A Swatch of Carmine
One of the advantages of having a group publisher with a background in the history and science of art materials is that you only have to ask to receive the answers to your most pressing pigmentation questions. When I asked David Pyle about carmine, for example, he told me about cochineal, the dried insects used to achieve that brilliant bright red. They live and feed on certain cacti and are one of the most ancient sources of pigmentation still in use. The Aztec and Mayan people made frequent use of them and today you can find them in cosmetics, fabrics and foods (they’re FDA approved!), as well as paint, of course.
Here’s another bit of pigmentation trivia for your perusal: Mummy brown (also known as Egyptian brown) was once derived from a powder ground from actual mummies, which were apparently more readily available for such purposes than you might expect. A powder ground from mummies was sold for its supposed medicinal properties in medieval apothecaries. And eventually it found its way into paint in the 16th and 17th centuries. (Now mummy pigments are made of mineral deposits.)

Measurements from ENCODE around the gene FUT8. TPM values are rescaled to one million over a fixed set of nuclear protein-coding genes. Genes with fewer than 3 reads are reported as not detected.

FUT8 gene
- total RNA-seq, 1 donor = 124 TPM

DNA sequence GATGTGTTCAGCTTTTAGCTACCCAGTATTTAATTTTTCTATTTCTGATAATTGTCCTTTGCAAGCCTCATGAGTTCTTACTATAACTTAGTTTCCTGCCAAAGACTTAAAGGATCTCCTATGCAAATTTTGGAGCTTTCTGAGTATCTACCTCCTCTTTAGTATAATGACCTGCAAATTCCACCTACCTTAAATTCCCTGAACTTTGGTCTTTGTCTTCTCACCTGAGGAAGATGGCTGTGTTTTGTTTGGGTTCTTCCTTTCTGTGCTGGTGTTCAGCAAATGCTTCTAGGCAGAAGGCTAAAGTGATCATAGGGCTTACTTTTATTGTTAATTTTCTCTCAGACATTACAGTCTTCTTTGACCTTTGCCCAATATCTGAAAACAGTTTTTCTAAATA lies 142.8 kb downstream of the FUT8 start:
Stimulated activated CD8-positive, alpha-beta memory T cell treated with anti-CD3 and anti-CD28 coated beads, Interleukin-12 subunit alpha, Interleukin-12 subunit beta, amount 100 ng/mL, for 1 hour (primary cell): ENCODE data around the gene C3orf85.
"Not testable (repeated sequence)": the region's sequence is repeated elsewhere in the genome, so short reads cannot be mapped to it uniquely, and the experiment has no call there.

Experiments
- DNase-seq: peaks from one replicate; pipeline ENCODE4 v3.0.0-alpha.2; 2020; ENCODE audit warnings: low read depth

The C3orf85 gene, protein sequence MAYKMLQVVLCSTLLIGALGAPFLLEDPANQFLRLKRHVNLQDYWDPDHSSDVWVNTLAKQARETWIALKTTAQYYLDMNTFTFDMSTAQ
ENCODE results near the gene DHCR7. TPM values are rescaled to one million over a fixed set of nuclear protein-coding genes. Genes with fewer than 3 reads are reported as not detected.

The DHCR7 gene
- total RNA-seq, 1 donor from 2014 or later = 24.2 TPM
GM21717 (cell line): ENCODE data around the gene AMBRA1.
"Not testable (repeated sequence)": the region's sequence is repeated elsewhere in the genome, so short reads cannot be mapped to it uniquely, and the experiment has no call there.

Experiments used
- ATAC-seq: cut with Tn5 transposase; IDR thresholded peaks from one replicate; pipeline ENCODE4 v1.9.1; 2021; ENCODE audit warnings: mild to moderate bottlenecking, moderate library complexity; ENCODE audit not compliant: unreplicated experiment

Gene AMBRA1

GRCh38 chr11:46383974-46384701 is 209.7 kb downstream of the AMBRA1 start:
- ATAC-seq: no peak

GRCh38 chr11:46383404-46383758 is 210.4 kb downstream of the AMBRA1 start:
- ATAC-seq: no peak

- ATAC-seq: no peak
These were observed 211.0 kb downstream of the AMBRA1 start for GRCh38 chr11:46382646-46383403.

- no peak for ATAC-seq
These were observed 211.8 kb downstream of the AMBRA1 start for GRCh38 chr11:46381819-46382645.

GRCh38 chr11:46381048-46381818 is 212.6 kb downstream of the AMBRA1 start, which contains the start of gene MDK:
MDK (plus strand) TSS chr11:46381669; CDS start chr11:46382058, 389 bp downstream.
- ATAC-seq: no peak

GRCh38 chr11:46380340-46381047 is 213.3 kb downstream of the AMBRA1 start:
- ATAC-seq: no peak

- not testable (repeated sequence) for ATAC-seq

When we talk about the draw of the pastel medium, we often talk about its simplicity. It’s a rather straightforward affair, after all. You need only your pastels and your papers to paint. And pastelists often speak of the sheer tactile thrill they experience as they work–the gritty immediacy of the experience. According to some historians, prehistoric people created a kind of pastel stick by packing pigment-laden paste inside hollow animal bones, which they then baked near fire until they slid easily from the bones. Many of our featured artists and readers alike regularly make their own pastels (and their own supports.) We have yet to hear of any who bake bones near a fire, but many attest that the process brings them closer to their chosen medium–and more importantly, their sense of a continuum among artists.
Incidentally, you can watch our group publisher David Pyle demonstrate new pastel products at IAPS here. You’ll find Deborah Secor demonstrating there, as well.